After impressing for the reserve team, he made his senior Sociedad debut in a 1-0 win against Villarreal in August 2010.
The previous month he was part of the French Under-19 team that won the European Championship title on home soil, and he continued to move up the age groups as he started to show the promise which had convinced Olhats to sign him.
But it was his exploits with Real Sociedad which propelled him into the consciousness of Spain’s biggest clubs.
After helping the Basque side finish fourth in La Liga in 2012-13, the next season he scored 16 goals for the club, made his international debut and played at the World Cup in Brazil.
He then joined newly-crowned Spanish champion Atletico Madrid in a $33 million move, and soon became a favorite as he finished his first two seasons as top scorer.
In 2015-16, he netted 32 goals in 54 appearances as Atletico finished third in La Liga and reached the Champions League final.
Scarred by missing a penalty in the final defeat against Real Madrid, he made sure he did not fail when his opportunity from the spot came against Germany in the Euro 2016 semifinal on Thursday.
That miss in Milan will haunt him, but his finishing at this tournament has been hugely impressive – nobody has got near his six goals so far, with the closest rivals back on three.
“He is important for the team because he doesn’t need 50 chances to score a goal,” Olhats adds. “He has an incredible technical level. At moments when we are in difficulty or if we have a chance he scores a goal – that’s how it goes with the national team and with Atletico.”
For Olhats, the rapid rise of the once shy teenager caught him by surprise, but even with his newfound status and legions of admirers, he says there has been little change in the man himself.
“Antoine’s more mature but his characteristics are the same,” Olhats says. “He has a freshness for life – a spontaneity. He is a very humble boy who gets on with really easily with everyone.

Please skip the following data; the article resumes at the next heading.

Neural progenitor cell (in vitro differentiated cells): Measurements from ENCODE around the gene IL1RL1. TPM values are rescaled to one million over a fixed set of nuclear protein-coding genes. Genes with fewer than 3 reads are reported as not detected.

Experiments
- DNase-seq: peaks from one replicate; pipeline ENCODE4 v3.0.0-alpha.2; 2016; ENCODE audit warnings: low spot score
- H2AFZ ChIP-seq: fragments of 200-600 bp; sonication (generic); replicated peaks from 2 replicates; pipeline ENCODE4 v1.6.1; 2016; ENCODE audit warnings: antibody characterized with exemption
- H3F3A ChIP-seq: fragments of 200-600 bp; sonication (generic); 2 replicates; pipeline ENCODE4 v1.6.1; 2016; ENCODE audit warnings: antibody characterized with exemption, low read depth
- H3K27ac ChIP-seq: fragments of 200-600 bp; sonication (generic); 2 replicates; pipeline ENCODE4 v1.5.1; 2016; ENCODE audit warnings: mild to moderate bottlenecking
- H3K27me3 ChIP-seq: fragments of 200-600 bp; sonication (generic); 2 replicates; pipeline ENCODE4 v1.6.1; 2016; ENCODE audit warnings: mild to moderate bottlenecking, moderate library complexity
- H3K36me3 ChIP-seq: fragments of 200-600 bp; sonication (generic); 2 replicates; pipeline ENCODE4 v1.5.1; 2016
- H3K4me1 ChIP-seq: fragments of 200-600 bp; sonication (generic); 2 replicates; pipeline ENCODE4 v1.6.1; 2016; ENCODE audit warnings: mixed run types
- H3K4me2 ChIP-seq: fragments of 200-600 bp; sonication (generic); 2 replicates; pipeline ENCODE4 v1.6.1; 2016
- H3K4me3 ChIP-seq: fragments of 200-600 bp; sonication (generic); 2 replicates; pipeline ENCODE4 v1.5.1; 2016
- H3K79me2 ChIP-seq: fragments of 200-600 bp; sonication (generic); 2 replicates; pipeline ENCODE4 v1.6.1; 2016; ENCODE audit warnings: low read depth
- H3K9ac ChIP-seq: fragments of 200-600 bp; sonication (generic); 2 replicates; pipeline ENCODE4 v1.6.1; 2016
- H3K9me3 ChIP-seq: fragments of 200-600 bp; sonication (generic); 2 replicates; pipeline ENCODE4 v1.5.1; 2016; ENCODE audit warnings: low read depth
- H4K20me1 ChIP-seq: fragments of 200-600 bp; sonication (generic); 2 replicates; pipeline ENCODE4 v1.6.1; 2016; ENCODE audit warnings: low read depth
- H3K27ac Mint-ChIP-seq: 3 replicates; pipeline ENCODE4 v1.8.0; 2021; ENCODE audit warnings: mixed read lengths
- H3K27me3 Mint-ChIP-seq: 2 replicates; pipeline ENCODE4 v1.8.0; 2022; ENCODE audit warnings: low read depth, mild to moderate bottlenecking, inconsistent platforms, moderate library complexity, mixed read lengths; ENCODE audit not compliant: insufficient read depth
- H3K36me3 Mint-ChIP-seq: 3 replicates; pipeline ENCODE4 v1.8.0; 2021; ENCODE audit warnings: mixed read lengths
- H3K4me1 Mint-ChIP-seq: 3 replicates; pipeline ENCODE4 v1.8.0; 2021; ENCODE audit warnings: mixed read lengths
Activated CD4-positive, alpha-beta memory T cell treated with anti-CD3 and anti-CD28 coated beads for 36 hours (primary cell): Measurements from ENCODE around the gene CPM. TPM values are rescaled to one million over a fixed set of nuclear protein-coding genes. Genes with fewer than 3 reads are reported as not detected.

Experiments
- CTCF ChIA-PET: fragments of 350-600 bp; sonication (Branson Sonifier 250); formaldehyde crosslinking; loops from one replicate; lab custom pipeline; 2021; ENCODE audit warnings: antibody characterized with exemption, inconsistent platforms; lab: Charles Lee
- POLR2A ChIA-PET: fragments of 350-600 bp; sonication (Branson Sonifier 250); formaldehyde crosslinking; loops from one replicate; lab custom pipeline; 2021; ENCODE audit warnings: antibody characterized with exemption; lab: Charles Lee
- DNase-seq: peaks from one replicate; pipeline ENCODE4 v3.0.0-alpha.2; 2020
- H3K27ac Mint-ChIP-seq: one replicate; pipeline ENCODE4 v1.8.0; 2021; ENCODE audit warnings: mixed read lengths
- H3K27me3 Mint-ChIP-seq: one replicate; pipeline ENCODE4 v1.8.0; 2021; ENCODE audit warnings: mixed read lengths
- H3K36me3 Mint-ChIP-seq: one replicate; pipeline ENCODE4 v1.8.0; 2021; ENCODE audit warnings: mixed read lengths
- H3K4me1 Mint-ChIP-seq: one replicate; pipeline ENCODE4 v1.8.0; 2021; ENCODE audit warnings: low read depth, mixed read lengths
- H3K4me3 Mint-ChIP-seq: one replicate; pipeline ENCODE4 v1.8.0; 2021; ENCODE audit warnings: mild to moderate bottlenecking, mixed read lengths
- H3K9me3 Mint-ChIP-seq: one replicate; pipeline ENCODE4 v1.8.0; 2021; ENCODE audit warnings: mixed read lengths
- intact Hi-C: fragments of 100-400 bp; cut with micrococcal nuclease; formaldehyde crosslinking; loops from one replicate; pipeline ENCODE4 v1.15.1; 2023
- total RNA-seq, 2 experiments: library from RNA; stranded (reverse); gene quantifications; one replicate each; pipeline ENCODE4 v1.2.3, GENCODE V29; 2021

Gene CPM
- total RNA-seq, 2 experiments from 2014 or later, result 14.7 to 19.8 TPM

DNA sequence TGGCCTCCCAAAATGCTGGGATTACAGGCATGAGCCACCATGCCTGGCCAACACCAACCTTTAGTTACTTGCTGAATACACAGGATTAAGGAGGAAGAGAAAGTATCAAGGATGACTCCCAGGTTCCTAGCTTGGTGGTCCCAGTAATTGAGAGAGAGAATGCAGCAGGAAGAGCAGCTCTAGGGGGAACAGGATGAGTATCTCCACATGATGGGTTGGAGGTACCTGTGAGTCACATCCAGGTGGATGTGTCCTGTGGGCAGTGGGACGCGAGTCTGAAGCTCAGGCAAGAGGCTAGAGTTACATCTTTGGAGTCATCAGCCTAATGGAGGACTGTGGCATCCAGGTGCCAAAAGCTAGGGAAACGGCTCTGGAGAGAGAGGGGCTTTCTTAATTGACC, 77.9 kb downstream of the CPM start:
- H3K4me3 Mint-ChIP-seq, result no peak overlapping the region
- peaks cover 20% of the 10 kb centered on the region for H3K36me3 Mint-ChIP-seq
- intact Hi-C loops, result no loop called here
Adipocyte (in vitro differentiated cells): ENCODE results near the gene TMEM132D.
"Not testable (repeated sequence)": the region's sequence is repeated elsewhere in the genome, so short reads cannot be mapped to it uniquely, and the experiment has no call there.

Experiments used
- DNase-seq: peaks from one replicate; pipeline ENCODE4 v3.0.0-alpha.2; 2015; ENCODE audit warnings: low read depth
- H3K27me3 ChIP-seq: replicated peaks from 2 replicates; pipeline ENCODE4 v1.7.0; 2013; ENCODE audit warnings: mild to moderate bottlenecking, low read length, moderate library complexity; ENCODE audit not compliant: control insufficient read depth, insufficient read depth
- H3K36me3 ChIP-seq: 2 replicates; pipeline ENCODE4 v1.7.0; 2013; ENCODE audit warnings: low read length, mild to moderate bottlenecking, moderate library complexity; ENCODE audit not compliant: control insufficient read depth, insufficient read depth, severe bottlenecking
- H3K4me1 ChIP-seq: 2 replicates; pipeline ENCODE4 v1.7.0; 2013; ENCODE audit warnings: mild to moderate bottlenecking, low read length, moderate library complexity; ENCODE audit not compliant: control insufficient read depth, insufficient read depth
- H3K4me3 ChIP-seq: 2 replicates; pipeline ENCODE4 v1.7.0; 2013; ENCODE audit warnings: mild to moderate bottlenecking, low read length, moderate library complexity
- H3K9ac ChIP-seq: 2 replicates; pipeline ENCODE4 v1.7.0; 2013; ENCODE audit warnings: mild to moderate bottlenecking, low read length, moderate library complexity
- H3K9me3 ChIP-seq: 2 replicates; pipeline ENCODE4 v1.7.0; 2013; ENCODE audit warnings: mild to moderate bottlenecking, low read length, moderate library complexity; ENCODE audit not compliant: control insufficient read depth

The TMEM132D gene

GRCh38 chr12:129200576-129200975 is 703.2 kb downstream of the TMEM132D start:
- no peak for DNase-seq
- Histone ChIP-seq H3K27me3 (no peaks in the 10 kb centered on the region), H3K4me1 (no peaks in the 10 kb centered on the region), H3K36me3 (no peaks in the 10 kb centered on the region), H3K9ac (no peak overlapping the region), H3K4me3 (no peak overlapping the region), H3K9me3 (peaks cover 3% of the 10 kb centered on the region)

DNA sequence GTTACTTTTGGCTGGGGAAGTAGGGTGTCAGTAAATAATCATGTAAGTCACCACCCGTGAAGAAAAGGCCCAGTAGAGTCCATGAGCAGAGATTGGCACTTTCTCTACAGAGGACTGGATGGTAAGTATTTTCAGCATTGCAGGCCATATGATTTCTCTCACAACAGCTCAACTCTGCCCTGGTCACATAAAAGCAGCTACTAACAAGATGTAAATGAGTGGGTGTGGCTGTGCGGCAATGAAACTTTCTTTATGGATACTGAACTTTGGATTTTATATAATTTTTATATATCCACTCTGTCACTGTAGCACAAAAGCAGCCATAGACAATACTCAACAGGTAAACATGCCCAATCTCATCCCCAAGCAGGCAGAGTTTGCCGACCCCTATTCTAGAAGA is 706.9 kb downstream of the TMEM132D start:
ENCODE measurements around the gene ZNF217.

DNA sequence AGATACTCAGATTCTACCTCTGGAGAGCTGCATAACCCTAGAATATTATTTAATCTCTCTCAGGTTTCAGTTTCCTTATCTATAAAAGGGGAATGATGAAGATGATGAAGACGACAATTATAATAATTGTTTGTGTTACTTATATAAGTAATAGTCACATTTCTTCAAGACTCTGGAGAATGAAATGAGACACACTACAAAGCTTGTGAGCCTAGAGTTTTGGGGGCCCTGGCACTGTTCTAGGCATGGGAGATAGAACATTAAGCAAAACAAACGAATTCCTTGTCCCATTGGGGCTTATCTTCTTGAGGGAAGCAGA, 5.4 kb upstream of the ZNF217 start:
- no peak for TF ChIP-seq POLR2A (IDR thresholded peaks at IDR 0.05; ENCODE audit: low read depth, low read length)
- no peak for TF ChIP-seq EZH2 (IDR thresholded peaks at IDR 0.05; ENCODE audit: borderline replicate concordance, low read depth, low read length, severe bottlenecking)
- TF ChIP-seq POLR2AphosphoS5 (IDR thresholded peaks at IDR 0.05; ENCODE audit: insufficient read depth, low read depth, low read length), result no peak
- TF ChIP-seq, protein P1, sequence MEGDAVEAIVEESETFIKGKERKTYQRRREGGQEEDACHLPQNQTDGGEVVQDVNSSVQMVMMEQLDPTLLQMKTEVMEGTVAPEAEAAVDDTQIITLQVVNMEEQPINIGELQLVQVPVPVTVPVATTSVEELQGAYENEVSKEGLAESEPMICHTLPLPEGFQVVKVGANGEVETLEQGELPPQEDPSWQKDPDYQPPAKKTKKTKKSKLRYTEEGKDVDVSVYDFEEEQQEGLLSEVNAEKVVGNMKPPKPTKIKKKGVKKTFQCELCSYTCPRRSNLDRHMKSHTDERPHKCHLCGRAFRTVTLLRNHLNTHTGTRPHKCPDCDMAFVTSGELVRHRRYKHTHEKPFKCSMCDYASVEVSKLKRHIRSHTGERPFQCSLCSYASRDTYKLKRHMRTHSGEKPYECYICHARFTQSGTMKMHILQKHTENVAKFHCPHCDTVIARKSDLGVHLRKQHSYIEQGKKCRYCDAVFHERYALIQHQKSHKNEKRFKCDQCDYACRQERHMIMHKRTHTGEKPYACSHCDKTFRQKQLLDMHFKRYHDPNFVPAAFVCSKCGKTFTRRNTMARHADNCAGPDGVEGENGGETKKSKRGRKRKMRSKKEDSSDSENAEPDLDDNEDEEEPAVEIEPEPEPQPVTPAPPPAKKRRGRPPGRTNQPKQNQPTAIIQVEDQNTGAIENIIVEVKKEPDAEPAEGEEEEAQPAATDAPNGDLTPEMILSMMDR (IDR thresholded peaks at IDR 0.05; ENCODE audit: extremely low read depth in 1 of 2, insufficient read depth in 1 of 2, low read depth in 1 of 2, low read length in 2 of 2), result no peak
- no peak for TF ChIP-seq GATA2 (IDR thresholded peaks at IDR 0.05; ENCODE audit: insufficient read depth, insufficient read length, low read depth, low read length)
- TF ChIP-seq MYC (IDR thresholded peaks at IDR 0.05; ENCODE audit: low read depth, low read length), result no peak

“He hasn’t changed much but he is a man now. He has a girlfriend but deep down there hasn’t been a change. It has been more of an evolution than a change.”
Griezmann’s parents, as well as his brother Theo and sister Maud, were in Marseille on Thursday to witness his latest exploits.
His two goals were enough to defeat world champion Germany, secure a place in the final and ensure a quick celebration with the family.
Though now living in Madrid, he remains close with both his siblings – his sister was caught up in the attack on the Bataclan concert venue in Paris on the night where 90 concert goers were killed by terrorists.
At the same time as two suicide bombers blew themselves up at Stade de France where Griezmann was playing for the national team in a friendly against Germany, Maud was laying on the floor of the club not daring to move as bullets flew through the air.
They now work together – Maud has taken over as his publicist and helps him secure the most beneficial deals, a far cry from when she used to act as goalkeeper for her brother during her childhood.
She will be at Stade de France on Sunday as France holds its collective breath.
Eight months on from one of the most painful and traumatic nights in the history of Paris and the country, its footballers will step out once again looking to inspire a nation which is still hurting.
For Griezmann and his teammates, this is a chance to bring some solace at a time when the memories are still raw.
“There’s still one match to go to finish with a flourish,” Griezmann said after the victory over Germany. “It’s going to be very tricky but I hope this won’t be the end of things. It’s our duty to win matches for the French public, and let’s hope we can finish on a high too.”